The mercury concentration appears to be at the highest level at the Khuor Al-Zubair station and the lowest at Al-Fao station, as shown in Table 3. The multiple comparisons between the stations for the mercury did not show significant difference. In general, the concentration level of mercury in all stations was either moderate or high compared with that of other studies (Chvojka et al., 1990; Al-Majed and Prestona, 2000). This revealed that territories in Basrah are highly contaminated with mercury which has been confirmed by local studies (Al-Imarah et al., 2010).


The Uranium concentration which appeared in analyzed samples showed high levels of concentrations at Al-Musab station, which was significantly high (P < 0.01) when compared with all other stations of study except Ras Al-Bisha which did not have a significant difference in concentrations level. Also, the hierarchy was arranged highest to lowest as follows Al-Musab, Ras Al-Bisha, Khour Al-Zubair, Buoy 29, Shatt Al-Basrah channel, Buoy 13, Buoy 5, and Al-Fao (Table 3) The appearance of Uranium was confirmed in the samples analysis and by other studies carried out in this area (UNEP, 2003; Al-Imarah et al., 2010) as well as in the surrounding countries such as Kuwait (Fido and Al-saad, 2008).


Sources of radioactive elements in the aquatic environment include naturally occurring radionuclide's (Al-Battat, 2016), fallout from atmosphere, due to emission from military waste as well as effluent runoff from that waste during raining and distributed between water column and sediments from which aquatic organisms receive radioactive elements (Al-Imarah and Ali, 2009).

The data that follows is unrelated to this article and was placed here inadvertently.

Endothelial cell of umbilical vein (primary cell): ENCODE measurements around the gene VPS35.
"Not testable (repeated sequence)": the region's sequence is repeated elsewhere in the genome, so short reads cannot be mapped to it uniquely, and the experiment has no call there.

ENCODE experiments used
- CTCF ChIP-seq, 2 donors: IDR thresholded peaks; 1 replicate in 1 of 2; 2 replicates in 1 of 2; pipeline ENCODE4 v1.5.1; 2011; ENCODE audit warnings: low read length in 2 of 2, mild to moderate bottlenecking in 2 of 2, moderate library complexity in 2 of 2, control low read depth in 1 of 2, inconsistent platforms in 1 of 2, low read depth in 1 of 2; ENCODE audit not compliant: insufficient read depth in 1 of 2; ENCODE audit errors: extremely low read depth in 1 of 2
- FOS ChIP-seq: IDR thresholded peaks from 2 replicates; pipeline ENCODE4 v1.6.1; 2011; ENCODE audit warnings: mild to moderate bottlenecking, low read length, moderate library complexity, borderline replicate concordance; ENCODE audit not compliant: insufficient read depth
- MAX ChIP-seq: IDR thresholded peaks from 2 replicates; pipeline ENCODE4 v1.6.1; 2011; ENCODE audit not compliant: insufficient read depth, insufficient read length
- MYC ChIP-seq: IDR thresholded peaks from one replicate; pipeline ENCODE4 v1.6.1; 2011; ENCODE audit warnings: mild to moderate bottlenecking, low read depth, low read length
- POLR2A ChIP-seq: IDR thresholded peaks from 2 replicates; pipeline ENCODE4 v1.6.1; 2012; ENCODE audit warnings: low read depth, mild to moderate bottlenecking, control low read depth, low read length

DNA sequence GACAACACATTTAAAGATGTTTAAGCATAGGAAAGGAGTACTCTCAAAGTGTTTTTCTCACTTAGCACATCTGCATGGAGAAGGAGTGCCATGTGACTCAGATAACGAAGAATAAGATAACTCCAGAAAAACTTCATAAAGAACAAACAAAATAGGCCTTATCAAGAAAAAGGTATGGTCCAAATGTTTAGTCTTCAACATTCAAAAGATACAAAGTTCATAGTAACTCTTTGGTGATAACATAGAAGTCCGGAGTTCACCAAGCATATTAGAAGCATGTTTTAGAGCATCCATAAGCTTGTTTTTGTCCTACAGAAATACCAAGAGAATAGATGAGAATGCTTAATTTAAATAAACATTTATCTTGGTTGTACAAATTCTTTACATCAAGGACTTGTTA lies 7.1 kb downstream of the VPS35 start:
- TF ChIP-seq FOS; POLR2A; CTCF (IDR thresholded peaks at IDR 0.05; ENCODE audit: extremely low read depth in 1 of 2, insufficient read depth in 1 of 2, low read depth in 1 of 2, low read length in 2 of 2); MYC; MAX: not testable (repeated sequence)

The higher level of lead appeared in Ras Al-Bisha and the lowest level appeared in Buoy 29, as shown in Table 3. The multiple comparisons between the stations did not show any significant differences. The results could be related to the high variable in the readings. The high concentration of Pb which appeared in this study could be a result of the stations 5 which are located near industrial sources. These sources distribute discharges into rivers which increases the bio-availabilities thereby uptake of metal by zooplankton. Metal accumulation by zooplankton is mainly of two pathways which are direct uptake from water and the assimilation from injected food and detritus (Davis, 1978). Also, the observed high level of Pb in zooplankton could be attributed to the high influxes of these regions, primarily from automotive exhausts. These exhausts load and unload large quantities of general and bulk cargo at these localities. Pb is known to form colloids in sea, estuarine and brackish water. These colloids can be absorbed onto plank tonic debris, which consequently might have resulted in a higher concentration of these elements in zooplankton from coastal water (Zauke, 1997; Safahieh et al., 2011; Robin et al., 2012).